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Fourth century bone fragment could be from ‘Father Christmas saint’

A fragment of bone said to belong to the man who inspired the figure of Father Christmas could really be from the saint, scientists say.

The relic, a piece of pelvis bone, is owned by Father Dennis O’Neill, from Illinois, and has been tested by researchers at the University of Oxford to establish its age.

Rather than finding it’s significantly younger than early estimations, the radiocarbon testing dates the piece to the fourth century AD, close to when Saint Nicholas died in 343 AD.

The team at the university cannot prove for certain it is the saint, but they can pinpoint the era it is from.

The bone fragment purporting to be from St Nicholas could actually be one of the saint's.
The fragment could be from St Nicholas

Professor Tom Higham, director of the Oxford Relics Cluster at Keble College’s Advanced Studies Centre, said: “Many relics that we study turn out to date to a period somewhat later than the historic attestation would suggest.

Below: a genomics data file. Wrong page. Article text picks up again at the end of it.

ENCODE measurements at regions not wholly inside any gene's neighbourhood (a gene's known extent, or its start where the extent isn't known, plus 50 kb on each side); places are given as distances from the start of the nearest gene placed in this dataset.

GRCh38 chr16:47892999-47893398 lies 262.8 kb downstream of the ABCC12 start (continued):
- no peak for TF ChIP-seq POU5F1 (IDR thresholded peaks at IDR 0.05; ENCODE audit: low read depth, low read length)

“This bone fragment, in contrast, suggests that we could possibly be looking at remains from St Nicholas himself.

“Science is not able to definitely prove that it is, it can only prove that it is not, however.”

St Nicholas is one of the most revered Christian saints, and is thought to have lived in Myra, which is now Turkey.

He was said to be a wealthy man who was known for his generosity, which inspired the story of Father Christmas bringing presents to children on Christmas Eve.

St Nicholas is said to have inspired the figure of Father Christmas
St Nicholas is said to have inspired the figure of Father Christmas

Most of his remains are in the Basilica di San Nicola in Bari, Italy, and though they have been there since 1087, several churches around the world have acquired some of the fragments.

Dr Georges Kazan, another director at the Oxford Relics Cluster, said the results would encourage them to test other relics from Bari and Venice, to show if they are the same person.

He added: “It is exciting to think that these relics, which date from such an ancient time, could in fact be genuine.”

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